peace

  28. fifthmonarchyman: Off the top of my head I’d say

    A framework where the immaterial does not have primary independent existence but is regulated to a subsidiary reality or does not have “real” existence at all.

    peace

    So what do you mean by “the immaterial”?

  29. EL said:

    Because we don’t currently have a model that would account for someone knowing what someone else is thinking without being able to see them or hear them or touch them.

    If you can read their thoughts, then you can in some sense see, hear or touch them. Senses are themselves the translation of some kind of message that has arrived through some kind of medium after being sent by some sort of apparatus, whether it is voice-air-ears or light-sight or through touch, or through some kind of technological extension.

    All telepathy would require would be a natural transmission apparatus, a transmission medium and a receiving/interpreting apparatus. E-M waves could get it done, or possibly some sort of Q-M entanglement, as 5MM pointed out. Either wouldn’t represent a shakeup of what you call “the standard model”.

    Current science may not have knowledge of such mechanisms, but that doesn’t mean that the principle involved defies known physics. It seems to me that known physics, by itself, in no way argues that telepathy is not possible.

    We’d have to posit some other transmission channel, so far undetectable. While we can detect oscillations in electromagnetic fields produced by the brain at a short distance, using magnetic gradiometers, there isn’t an obvious why in which we can do it at substantial distances, as the field strengths are so weak, even if we could find evidence for such detectors.

    I think you’re confusing a lack of known natural mechanisms to achieve telepathy, and a supposed lack of evidence for telepathy, with the idea that the known “laws” of physics would preclude telepathy. I don’t know of any “laws of physics” that remotely preclude telepathy, so I don’t see how any significant scientific framework would have to change were we to discover those things.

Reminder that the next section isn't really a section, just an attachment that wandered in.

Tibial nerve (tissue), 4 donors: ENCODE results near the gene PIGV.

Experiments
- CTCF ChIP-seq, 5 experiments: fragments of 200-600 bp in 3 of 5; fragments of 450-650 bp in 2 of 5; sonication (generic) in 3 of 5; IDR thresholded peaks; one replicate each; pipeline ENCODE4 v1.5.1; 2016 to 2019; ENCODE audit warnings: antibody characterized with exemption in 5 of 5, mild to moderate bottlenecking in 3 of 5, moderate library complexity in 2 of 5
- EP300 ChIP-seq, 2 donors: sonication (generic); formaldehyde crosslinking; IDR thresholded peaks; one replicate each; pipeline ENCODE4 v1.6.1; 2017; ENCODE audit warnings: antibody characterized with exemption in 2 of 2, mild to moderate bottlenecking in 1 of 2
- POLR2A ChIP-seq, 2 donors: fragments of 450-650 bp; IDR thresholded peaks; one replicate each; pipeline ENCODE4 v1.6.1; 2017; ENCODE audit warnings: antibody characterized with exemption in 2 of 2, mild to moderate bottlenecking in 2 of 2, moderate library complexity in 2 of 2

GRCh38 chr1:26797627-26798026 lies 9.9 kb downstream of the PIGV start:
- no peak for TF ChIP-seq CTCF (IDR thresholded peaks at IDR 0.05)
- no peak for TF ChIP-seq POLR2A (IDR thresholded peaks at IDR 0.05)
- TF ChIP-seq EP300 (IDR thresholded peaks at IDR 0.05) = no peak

I think there would just be a lot of people with egg on their faces who ridiculed the idea of telepathy.

  30. William J. Murray: The Western transpersonal “naturalist-materialist” scientific model of reality is not the only one, nor is it even the most common one, which is why I challenged EL to explain what she meant by “our standard model”.

    While that is all true, we all share a common physical reality. And that defines what is and is not possible, even if in your worldview says otherwise.

    William J. Murray: While you and a lot of the world may share a large amount of common experience, that doesn’t mean your conceptual frameworks which house and explain that experience are remotely similar.

    Show me someone using any conceptual framework that can communicate messages using the power of the mind then!

    Oh, what’s that, you can’t?

    William J. Murray: Current science may not have knowledge of such mechanisms, but that doesn’t mean that the principle involved defies known physics. It seems to me that known physics, by itself, in no way argues that telepathy is not possible.

    While that is true, the point is that nobody is displaying such phenomena. So we don’t have to look for explanations because the mundane explanations are perfectly fine.

    Of course, people like you who want to believe think we should spend resources looking on the basis of your gut feelings. Well, nobody is stopping you spending your money and energy doing such, are they?

    William J. Murray: I don’t know of any “laws of physics” that remotely preclude telepathy, so I don’t see how any significant scientific framework would have to change were we to discover those things.

    When information is communicated via ESP from one person to another, is a change of entropy involved?

    Oh, what’s that, you don’t know?

    William J. Murray: I think there would just be a lot of people with egg on their faces who ridiculed the idea of telepathy.

    Given that you claim that it’s an everyday part of your life, why don’t you throw that egg yourself by demonstrating your powers in such a way that they are beyond dispute?

    Oh, what’s that? You can’t?

  31. William J. Murray: E-M waves could get it done, or possibly some sort of Q-M entanglement, as 5MM pointed out.

    You should write a book. Call it “Woo – written with words I don’t really understand but they sound sciency and therefore will legitimise my ideas in the minds of the unlettered” .

  32. William J. Murray: If you can read their thoughts, then you can in some sense see, hear or touch them.

    If this is anything other than a metaphor, I don’t know what it means. If you can’t see hear or touch someone, then if you can still “read their thoughts” you are using something other than information transmitted via light, sound or pressure.

    To date we do not have a mechanism that would account for such “reading”.